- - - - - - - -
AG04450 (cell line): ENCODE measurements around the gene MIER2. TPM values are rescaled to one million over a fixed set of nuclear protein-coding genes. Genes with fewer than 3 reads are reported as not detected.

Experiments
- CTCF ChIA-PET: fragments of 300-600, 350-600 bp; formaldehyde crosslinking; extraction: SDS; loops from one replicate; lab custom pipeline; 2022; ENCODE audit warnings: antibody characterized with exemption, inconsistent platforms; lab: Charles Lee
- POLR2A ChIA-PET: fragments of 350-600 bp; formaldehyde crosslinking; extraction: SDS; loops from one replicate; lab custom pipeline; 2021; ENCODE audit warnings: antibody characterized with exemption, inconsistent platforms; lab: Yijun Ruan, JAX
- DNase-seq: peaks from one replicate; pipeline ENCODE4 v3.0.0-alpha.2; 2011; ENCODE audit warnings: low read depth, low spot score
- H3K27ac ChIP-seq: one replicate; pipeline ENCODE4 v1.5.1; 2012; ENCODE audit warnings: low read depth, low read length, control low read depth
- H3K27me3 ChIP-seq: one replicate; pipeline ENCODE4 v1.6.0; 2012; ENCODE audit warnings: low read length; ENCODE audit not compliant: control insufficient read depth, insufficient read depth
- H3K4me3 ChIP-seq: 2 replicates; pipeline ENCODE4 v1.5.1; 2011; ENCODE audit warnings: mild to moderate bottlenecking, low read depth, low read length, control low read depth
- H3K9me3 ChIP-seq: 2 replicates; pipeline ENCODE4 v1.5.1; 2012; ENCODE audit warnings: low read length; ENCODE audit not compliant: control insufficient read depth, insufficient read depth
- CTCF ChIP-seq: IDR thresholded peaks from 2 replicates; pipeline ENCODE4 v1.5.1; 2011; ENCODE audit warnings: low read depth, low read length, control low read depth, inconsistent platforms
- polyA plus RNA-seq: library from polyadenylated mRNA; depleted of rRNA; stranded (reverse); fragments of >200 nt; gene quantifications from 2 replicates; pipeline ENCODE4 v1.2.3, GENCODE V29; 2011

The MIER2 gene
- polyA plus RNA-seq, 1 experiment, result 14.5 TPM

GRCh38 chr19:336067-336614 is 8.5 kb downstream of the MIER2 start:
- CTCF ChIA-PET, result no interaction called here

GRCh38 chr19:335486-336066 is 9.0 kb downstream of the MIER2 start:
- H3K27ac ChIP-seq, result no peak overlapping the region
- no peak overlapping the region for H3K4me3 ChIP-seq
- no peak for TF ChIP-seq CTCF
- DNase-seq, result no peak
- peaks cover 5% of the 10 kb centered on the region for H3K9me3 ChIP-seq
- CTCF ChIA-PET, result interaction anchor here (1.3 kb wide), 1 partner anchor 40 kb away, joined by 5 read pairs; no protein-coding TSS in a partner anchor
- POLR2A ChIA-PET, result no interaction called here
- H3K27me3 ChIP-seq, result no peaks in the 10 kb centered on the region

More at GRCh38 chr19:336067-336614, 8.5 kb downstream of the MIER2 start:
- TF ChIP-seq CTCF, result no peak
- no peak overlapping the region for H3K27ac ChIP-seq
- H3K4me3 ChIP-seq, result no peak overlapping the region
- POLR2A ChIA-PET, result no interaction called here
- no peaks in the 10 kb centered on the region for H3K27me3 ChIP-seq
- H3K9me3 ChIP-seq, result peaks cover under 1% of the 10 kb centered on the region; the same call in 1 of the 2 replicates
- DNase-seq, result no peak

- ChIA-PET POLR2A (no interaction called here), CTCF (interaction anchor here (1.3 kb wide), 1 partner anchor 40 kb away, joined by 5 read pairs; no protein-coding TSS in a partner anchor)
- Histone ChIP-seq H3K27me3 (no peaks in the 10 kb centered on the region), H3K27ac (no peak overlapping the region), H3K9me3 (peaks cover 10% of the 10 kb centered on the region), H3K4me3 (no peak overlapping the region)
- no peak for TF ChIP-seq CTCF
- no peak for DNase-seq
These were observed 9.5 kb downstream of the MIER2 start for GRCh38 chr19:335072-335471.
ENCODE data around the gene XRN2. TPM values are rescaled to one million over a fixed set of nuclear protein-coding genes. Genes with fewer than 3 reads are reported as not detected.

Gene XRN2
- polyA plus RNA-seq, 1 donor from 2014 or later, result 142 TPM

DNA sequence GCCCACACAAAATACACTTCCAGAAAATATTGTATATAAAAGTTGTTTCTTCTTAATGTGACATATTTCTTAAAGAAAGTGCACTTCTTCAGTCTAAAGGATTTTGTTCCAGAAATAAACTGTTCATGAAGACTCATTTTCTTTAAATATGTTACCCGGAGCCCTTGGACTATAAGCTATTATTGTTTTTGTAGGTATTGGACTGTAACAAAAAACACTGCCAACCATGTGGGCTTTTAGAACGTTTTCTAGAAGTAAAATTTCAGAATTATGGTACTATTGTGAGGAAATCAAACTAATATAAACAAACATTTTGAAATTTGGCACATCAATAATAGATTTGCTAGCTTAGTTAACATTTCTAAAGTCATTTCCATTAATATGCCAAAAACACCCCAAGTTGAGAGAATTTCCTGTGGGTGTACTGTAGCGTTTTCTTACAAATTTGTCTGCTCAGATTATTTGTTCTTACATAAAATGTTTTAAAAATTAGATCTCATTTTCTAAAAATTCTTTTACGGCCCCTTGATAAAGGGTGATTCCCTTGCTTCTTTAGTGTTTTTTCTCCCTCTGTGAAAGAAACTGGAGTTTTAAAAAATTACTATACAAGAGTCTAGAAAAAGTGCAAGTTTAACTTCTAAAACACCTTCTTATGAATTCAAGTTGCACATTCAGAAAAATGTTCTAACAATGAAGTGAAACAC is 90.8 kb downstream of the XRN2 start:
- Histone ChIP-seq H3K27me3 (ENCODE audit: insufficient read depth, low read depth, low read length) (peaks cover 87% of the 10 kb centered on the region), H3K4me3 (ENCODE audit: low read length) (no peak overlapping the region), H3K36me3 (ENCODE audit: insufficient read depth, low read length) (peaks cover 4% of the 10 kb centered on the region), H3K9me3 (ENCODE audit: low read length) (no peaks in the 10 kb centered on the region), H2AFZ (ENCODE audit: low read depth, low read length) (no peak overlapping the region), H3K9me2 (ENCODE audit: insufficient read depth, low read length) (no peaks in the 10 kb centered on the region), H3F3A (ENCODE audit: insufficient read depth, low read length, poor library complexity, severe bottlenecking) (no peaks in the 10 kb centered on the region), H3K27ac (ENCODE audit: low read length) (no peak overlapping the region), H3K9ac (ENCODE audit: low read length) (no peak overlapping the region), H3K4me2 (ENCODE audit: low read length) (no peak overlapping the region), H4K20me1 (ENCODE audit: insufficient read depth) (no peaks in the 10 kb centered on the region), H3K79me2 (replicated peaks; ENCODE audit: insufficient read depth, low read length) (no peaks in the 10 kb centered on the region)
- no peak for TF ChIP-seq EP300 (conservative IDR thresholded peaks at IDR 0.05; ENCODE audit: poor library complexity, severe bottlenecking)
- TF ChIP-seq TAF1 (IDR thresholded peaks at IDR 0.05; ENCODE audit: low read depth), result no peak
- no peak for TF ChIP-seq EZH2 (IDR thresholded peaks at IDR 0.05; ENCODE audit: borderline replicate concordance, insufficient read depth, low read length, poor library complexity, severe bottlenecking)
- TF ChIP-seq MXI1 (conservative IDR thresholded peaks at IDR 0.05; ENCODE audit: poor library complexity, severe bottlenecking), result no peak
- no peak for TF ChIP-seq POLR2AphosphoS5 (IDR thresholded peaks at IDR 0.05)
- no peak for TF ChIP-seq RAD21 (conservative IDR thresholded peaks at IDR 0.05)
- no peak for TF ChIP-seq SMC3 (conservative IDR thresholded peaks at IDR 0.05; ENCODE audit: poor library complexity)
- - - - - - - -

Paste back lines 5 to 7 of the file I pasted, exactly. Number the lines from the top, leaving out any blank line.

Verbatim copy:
- DNase-seq: peaks from one replicate; pipeline ENCODE4 v3.0.0-alpha.2; 2011; ENCODE audit warnings: low read depth, low spot score
- H3K27ac ChIP-seq: one replicate; pipeline ENCODE4 v1.5.1; 2012; ENCODE audit warnings: low read depth, low read length, control low read depth
- H3K27me3 ChIP-seq: one replicate; pipeline ENCODE4 v1.6.0; 2012; ENCODE audit warnings: low read length; ENCODE audit not compliant: control insufficient read depth, insufficient read depth